Yeah, pretty much any printer board can be made to work with mpcnc. However if you don’t go with an officially recommended board, then you have to sort out the configuration with relatively less support. There are lots of knowledgeable and helpful folks here that can help you get it working though. IMHO setup is not that hard to do, but I am somewhat experienced with nc machines, circuit design, coding, milling (on bridgeports etc), and editing config files. For a total beginner, sorting things like pinouts from schematics and config files, or setting up features like autosquare might be too tall challenge to figure out the first time around with cnc. Since you seem to have experience from printing enough to be comfy configuring an octopus pro, you likely already have the skills needed to get it working. However, keep in mind if you aren’t versed in cnc, there are already a lot of things to learn that have nothing to do with the controller.
That’s why Ryan’s design and prepackaged firmware setups are so valuable to those beginning in CNC… takes a lot of the time/learning curve out of the way, leaving you to focus on non-print related cnc stuff like CAM, fixturing, machine alignment, probing, feedrates, cutting strategies, etc. I did personally start right off using GRBL on my primo for various reasons, and now I’m running fluidnc on a 6-pack board (so pretty far from “standard”). It certainly is superior when it comes to laser use at least, and it works great with my favorite sender bCNC (which afaik is the only software I’ve seen that can do leveling correction properly… this is critical for PCB milling). So “Mapping your own adventure” with mpcnc does have it’s place if’n you know what you’re doing and where you want to go with it. You have to expect more days of mulling over code and schematics before it’s cutting if you do.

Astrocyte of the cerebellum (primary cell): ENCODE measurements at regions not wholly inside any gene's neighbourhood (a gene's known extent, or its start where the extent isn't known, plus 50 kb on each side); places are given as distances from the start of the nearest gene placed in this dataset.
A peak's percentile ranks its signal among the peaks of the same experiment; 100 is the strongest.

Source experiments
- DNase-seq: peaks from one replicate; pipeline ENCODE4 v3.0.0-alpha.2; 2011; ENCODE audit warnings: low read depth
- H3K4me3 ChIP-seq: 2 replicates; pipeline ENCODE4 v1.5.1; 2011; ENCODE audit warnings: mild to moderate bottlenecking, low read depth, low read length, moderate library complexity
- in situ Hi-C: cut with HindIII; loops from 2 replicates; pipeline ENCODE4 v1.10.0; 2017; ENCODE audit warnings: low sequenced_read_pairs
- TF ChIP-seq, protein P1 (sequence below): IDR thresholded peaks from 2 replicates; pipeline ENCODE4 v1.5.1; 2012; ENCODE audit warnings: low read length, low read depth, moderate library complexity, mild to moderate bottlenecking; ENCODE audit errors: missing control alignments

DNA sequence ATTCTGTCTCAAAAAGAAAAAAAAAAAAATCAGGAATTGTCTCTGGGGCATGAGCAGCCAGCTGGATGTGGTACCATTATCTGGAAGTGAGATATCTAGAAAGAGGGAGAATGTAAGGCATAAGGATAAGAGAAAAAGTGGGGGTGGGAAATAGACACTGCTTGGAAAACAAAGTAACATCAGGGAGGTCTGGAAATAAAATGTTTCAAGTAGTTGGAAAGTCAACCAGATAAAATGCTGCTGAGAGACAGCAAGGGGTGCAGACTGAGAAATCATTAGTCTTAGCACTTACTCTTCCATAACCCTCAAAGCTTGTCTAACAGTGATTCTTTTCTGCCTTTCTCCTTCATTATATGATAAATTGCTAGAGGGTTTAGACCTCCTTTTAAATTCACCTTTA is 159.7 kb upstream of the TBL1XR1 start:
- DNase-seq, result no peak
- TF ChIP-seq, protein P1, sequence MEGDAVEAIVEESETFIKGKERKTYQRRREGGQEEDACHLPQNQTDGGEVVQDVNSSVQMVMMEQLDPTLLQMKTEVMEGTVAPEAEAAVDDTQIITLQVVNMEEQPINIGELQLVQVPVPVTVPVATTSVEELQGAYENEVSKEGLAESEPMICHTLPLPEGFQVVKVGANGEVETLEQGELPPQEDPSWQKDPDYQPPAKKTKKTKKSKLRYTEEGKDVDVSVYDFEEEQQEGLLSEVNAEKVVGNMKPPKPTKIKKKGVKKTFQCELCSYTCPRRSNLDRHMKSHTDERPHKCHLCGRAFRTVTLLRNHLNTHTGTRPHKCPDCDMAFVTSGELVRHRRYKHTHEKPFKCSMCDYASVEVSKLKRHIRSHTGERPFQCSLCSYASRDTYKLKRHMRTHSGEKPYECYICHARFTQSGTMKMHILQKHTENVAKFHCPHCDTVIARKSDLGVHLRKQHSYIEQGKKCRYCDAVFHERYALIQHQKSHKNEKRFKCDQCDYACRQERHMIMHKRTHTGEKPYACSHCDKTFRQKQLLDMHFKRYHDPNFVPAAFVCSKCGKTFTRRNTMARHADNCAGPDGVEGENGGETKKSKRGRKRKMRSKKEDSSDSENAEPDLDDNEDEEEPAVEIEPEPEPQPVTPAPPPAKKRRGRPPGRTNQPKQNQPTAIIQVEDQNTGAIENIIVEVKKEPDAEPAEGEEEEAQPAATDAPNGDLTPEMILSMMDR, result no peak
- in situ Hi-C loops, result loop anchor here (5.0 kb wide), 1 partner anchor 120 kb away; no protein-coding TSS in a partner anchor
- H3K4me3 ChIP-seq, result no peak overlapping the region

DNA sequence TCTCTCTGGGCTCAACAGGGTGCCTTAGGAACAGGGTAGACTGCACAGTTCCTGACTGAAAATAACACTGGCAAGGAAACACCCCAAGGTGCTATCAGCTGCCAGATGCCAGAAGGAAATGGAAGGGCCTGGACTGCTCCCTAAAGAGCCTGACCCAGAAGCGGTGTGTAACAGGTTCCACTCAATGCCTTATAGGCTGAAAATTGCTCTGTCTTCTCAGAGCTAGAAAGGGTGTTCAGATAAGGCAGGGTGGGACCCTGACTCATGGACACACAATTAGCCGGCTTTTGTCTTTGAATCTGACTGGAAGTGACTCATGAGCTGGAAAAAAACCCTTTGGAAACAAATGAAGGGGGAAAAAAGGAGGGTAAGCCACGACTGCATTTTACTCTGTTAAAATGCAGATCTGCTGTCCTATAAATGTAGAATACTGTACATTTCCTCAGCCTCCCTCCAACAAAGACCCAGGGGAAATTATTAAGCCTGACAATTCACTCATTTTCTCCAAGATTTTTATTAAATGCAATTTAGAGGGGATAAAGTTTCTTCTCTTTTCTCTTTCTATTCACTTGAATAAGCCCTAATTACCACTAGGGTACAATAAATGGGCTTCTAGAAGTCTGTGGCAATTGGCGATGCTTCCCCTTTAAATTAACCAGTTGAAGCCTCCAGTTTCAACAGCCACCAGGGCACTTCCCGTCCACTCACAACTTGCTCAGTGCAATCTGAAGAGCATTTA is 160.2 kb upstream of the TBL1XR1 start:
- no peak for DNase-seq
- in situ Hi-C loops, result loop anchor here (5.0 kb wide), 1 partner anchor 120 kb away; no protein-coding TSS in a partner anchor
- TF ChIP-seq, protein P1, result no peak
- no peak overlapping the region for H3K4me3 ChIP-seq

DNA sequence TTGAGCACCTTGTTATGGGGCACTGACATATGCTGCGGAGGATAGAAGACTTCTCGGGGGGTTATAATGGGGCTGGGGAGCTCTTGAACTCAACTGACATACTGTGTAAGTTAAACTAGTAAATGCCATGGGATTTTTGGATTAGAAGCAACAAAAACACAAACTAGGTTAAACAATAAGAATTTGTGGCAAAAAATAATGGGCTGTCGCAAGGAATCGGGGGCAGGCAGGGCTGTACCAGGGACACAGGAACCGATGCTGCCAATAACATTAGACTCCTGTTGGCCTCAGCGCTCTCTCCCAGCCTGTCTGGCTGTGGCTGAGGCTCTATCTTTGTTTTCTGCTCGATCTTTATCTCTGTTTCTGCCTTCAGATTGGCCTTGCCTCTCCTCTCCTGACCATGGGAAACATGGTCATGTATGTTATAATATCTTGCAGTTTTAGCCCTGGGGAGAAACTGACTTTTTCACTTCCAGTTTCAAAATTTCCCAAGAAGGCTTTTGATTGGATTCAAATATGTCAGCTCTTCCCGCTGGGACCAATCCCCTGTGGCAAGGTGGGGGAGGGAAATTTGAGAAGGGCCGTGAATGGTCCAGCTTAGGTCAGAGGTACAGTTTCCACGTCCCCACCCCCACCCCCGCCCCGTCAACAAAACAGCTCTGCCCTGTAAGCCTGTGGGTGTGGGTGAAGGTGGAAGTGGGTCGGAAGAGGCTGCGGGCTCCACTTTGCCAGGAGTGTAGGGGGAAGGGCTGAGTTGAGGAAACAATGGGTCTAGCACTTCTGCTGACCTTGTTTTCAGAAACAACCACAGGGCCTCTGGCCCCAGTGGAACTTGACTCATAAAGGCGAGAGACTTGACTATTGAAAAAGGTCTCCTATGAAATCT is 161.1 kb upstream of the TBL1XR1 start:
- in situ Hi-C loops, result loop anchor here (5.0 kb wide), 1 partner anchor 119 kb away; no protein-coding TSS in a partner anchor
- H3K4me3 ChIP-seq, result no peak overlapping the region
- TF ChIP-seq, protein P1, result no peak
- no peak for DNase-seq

edit: BTW, lol bigger is generally better for mills. It’s just that with all the plastic etc, there’s only so much horsepower you can put into a bit before things get way out of shape. At least with a watercooled spindle (65 or 80mm), you can drop RPM a ton vs the usual trim routers and maintain torque… exactly what you want for cutting alum. You can probably even stick to 2-flute.